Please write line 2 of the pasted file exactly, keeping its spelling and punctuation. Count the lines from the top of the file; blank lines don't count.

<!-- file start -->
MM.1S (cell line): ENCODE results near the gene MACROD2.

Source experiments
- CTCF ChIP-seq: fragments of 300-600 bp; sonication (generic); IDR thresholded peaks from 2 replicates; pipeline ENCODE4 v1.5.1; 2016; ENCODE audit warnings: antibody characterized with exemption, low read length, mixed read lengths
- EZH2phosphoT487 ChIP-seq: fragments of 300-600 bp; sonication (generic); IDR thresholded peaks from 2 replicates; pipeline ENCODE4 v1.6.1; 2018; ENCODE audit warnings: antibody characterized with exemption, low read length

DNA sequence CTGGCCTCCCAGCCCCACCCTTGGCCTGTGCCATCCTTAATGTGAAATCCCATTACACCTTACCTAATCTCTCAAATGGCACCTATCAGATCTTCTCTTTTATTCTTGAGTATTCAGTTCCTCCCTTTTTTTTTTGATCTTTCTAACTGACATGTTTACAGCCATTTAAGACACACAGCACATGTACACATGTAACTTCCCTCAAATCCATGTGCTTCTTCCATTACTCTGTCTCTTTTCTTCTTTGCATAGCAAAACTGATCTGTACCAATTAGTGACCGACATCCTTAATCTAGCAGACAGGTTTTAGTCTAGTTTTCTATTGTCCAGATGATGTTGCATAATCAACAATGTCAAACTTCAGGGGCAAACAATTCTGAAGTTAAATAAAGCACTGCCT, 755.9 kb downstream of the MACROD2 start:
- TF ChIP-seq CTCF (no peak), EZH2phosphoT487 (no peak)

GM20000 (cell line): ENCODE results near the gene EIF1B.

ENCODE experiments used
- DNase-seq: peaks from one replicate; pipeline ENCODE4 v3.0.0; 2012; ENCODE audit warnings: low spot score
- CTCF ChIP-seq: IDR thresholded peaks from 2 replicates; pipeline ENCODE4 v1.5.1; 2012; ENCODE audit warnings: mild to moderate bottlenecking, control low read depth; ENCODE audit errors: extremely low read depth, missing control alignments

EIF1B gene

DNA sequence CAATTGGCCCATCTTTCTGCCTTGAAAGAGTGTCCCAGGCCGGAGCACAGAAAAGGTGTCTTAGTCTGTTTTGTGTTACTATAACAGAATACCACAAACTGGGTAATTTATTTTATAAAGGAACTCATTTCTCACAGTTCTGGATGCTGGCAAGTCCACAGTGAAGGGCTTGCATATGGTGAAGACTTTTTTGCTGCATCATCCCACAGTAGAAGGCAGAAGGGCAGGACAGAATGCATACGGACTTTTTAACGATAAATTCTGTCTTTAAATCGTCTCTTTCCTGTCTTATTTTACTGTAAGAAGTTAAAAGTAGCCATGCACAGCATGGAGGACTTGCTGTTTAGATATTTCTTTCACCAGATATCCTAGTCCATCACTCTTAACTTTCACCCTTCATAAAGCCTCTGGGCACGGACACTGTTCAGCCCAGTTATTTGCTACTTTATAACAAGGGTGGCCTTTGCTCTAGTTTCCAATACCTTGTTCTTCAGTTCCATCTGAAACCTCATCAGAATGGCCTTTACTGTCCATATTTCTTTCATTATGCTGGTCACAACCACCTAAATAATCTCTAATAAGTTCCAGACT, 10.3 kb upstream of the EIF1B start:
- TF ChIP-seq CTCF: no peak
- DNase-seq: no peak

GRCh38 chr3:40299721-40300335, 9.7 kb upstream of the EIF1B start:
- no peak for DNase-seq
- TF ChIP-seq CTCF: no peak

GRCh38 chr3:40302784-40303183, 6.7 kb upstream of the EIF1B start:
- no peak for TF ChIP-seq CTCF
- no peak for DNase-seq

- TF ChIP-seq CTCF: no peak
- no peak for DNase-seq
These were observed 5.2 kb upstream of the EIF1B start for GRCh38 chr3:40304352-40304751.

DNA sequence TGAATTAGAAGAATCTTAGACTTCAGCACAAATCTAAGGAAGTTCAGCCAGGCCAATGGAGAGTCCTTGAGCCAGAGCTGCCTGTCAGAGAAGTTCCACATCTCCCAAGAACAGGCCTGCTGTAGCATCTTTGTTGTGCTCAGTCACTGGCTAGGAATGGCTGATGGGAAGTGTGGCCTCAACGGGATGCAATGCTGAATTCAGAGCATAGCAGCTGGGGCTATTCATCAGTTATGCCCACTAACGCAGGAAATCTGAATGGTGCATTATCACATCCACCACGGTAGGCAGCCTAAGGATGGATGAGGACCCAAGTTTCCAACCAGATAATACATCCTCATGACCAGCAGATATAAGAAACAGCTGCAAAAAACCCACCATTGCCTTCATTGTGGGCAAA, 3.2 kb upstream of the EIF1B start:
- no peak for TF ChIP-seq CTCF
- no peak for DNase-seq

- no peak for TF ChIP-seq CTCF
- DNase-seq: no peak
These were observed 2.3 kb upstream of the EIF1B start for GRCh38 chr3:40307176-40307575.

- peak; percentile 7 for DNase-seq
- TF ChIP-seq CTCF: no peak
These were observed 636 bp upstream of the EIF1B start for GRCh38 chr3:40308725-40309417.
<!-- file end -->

Source experiments